Survey: One in five would use the digital euro more often

According to a survey, a digital euro as a supplement to notes and coins would also have potential among cash-loving Germans.

Survey: One in five would use the digital euro more often

According to a survey, a digital euro as a supplement to notes and coins would also have potential among cash-loving Germans. One in five of 2,040 respondents in this country stated in the YouGov survey for the management and technology consultancy BearingPoint that they wanted to use a digital euro daily (8 percent) or two to three times a week (12 percent). However, a quarter (25 percent) of survey participants in Germany also answered that they would never use a digital euro.

In the survey, 13 percent of those surveyed in Germany expressed the opinion that the digital euro will replace cash within the first five years after its introduction. A total of 25 percent believe that other digital payment methods such as cards, Google Pay, Apple Pay or Paypal will replace them.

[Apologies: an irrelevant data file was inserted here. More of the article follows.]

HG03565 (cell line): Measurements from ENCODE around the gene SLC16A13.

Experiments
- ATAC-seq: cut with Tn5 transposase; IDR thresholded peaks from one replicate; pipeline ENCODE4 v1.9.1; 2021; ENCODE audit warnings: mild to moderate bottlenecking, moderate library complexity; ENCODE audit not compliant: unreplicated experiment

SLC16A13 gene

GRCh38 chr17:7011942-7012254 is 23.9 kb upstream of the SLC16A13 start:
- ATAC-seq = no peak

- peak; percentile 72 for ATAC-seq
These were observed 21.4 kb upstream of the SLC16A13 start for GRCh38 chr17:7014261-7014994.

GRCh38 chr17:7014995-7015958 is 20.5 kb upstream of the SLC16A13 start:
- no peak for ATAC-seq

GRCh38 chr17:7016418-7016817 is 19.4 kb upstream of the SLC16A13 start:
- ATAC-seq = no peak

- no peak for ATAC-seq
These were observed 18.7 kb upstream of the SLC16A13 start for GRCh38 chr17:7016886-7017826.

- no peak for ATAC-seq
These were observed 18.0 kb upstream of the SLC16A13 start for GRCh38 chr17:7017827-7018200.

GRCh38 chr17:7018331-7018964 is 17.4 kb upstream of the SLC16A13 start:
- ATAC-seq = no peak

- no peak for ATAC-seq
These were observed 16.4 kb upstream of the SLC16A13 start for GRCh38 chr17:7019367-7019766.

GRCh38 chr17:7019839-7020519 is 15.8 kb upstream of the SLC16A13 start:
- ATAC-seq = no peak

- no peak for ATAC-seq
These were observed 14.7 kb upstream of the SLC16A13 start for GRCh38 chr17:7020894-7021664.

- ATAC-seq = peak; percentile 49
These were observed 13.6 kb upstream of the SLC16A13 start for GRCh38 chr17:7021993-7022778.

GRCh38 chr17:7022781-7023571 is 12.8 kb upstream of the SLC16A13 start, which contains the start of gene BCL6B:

A third (33 percent) of the 2,040 respondents in Germany were unable to answer this question, where several answer options could be selected: According to their own information, before the survey, which was carried out in seven countries from September 11th to 22nd, 2023, haven't heard anything about a digital euro yet.

"Knowledge about the digital euro is now relatively widespread. However, in order to accept the digital euro as a supplement to cash, the level of information should be further expanded," said BearingPoint partner Robert Bosch, summarizing the results.

When will the digital euro be ready for the market?

According to Bundesbank board member Burkhard Balz, who is involved in the project, it could take at least four to five years before a digital euro is ready for the market. Banks could obtain the digital euro from central banks like cash. Consumers would receive it credited to a digital wallet, a so-called wallet, and would be able to pay in a matter of seconds around the clock, for example using their smartphone - even if they do not have an internet connection.

With a digital euro, the euro central banks want to counter private providers, especially from the USA, who currently dominate the market for digital payments in Europe, with a European digital payment offer. According to the ECB and the EU Commission, if there are more offers for digital payment overall, this could also lead to their use becoming cheaper. Experts in more than 100 countries worldwide are currently working on the development and application of digital central bank money (Central Bank Digital Currencies - CBDC).

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